Moving forward, hospitals and health systems must reevaluate their existing financial relationships with physicians, whether they are employed or operating through professional services agreements. In part, executives will need to determine to what extent physicians or the health system will bear the risks and reap the rewards associated with MIPS and other pay for performance programs.
In addition, when contracting with physicians, system leaders must ensure that incentives are tied to performance in delivering high value care, if they aren’t already. The implementation of MACRA should support such efforts. While some past CMS initiatives (including PQRS) have historically focused on simply reporting certain data, quality evaluation under MIPS will examine physician performance versus benchmarks on outcome and process measures.
Physician performance under MIPS can influence overall patient volume
Under MIPS, providers will receive a composite score based on performance in each of four aforementioned categories. Quality measures from core domains will be determined annually, and data will be made publicly available via the Physician Compare website.
Composite scores create obvious concerns for providers regarding the reliability and validity of specific individual measures as well as weights used to create the composite. However, as consumers assume greater financial responsibility for healthcare services in this country, they’re likely to turn to simple, rolled up scores such as these to understand a physician’s overall performance.
With these additions, Physician Compare has the potential to be an important source of information and empowerment for consumers, employers, and payers, and ultimately a significant driver of choice and competition. Thus, MIPS reporting could have impact beyond physician compensation under Medicare Part B – if the data points influence patients’ choice of physicians (directly, or via insurers or employers that steer them to the highest performing doctors), the scores may also influence a hospital’s referral stream, reputation and overall market share.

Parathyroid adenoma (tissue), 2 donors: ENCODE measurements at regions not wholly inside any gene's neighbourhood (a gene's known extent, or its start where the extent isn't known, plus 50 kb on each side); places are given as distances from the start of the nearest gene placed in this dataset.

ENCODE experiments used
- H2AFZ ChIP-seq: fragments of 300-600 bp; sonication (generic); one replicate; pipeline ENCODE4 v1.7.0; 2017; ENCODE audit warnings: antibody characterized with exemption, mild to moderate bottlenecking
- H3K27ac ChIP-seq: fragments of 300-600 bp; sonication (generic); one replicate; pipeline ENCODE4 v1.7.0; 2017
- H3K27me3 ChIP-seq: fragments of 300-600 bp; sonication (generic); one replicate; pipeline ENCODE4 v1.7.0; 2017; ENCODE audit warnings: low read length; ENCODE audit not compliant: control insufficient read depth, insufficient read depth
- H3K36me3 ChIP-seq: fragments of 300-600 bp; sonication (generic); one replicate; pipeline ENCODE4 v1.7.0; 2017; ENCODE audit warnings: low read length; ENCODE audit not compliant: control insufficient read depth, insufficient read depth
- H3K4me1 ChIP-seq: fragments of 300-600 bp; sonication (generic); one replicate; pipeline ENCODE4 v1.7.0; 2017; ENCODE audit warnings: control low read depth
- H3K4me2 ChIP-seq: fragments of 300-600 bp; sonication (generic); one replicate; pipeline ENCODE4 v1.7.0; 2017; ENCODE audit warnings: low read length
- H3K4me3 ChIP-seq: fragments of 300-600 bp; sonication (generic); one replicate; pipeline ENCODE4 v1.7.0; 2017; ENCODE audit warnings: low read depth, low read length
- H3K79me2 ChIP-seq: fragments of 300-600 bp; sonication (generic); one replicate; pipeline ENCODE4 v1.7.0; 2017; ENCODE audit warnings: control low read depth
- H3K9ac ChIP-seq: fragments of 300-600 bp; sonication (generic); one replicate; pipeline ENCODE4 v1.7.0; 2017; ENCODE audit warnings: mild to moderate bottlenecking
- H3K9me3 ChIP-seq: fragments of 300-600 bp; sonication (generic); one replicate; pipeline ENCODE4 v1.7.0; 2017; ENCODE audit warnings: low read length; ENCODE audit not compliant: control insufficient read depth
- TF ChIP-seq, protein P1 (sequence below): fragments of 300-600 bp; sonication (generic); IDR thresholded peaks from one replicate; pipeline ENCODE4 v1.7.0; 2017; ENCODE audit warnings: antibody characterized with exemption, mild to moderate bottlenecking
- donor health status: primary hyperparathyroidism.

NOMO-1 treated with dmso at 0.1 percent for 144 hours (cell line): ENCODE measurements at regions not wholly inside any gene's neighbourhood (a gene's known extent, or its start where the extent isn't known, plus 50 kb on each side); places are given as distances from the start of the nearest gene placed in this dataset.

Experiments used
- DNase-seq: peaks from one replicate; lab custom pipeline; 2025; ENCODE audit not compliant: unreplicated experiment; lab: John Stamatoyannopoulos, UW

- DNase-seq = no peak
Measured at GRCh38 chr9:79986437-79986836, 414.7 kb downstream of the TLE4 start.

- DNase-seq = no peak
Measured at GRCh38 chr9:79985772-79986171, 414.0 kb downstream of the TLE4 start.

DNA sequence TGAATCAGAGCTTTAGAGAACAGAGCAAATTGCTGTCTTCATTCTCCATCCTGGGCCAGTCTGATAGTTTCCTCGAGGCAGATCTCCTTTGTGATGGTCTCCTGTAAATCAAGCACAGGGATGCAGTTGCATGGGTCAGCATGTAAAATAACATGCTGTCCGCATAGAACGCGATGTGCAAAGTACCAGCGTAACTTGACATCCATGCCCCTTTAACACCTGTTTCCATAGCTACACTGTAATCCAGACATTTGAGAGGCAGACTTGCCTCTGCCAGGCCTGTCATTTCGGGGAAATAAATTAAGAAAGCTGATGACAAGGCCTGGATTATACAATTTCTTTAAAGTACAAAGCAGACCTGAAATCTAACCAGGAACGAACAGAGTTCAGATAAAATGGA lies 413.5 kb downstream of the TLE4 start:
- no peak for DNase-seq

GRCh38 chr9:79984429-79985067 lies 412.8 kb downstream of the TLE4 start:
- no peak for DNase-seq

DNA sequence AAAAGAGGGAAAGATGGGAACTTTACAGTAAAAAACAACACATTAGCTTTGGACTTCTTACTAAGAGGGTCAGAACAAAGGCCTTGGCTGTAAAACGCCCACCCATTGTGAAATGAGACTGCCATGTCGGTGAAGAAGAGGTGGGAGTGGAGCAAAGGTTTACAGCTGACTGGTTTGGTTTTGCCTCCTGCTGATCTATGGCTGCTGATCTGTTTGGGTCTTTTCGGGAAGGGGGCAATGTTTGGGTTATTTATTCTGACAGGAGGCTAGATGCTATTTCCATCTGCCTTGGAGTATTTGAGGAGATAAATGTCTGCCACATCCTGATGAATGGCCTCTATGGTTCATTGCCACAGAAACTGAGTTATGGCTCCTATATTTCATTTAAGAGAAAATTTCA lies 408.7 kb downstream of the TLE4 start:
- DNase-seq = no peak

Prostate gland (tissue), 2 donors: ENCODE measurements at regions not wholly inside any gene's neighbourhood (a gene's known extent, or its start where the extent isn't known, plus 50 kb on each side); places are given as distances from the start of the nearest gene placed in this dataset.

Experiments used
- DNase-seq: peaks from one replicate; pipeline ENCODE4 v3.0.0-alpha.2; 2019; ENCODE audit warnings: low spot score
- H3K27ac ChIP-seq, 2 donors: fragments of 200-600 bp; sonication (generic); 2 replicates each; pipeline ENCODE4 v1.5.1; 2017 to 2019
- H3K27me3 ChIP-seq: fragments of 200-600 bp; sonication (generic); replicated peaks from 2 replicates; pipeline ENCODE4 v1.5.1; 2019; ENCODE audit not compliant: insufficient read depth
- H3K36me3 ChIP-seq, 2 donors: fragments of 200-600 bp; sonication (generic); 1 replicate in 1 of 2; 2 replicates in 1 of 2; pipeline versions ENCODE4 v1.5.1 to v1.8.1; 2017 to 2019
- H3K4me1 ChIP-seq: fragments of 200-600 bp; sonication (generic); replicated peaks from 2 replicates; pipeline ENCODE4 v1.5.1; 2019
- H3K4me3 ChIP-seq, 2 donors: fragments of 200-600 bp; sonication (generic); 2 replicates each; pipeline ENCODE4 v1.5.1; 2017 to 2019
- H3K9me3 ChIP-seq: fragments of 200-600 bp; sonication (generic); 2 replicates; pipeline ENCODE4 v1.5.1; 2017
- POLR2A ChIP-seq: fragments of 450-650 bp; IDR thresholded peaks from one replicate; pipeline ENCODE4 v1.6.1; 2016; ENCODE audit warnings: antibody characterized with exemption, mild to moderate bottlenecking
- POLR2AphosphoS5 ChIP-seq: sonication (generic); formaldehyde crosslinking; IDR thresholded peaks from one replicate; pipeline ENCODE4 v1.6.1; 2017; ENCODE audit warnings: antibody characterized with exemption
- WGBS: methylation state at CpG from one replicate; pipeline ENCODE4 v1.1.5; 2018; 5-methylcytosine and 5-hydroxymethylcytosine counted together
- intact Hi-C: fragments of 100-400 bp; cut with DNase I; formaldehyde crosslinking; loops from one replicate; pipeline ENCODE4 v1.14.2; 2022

With all of the trends affecting the current healthcare landscape, hospital executives have a lot on their minds. That said, making the transition from volume to value remains a top area of concern for most.
MACRA, along with several other government-sponsored quality and payment initiatives, including the Comprehensive Care for Joint Replacement (CJR) program and Medicare’s Five-Star Quality Rating System, represents ongoing movement away from FFS in favor of a greater emphasis on value. The ultimate goal of value-based care is to deliver better health outcomes at lower cost, and this requires an integrated approach to managing costs and quality of care.
To succeed in this new environment, hospital executives will need to ensure their house is in order. Specifically, organizations will need clearly communicated goals and objectives that are aligned to drive the right behaviors across the organization in addition to structures put in place to support goal and objective accomplishment. Effective implementation of a value-based care model will require engaging physicians in a new way – and creating an incentive program that reinforces their participation. Organizations will also need to up their game in terms of understanding cost structures, establishing evidence based care paths and managing variation in cost and quality – not only internally, but across the care continuum.
Organizations that are able to do these things will be well-prepared for value-based initiatives, regardless of how they’re structured.
Numerof has a long history of helping providers change their operating model and address a broad range of strategic, reimbursement, quality, network development, and clinical improvement challenges. Leveraging these insights, Numerof can quickly identify and address the cultural, capability, procedural, infrastructure, and other components that may impede an organization’s ability to optimize performance under value-based payment models, including MACRA.
- Casalino LP et al. US Physician Practices Spend More Than $15.4 Billion Annually To Report Quality Measure. Health Affairs. March 2016 vol. 35 no. 3 401-406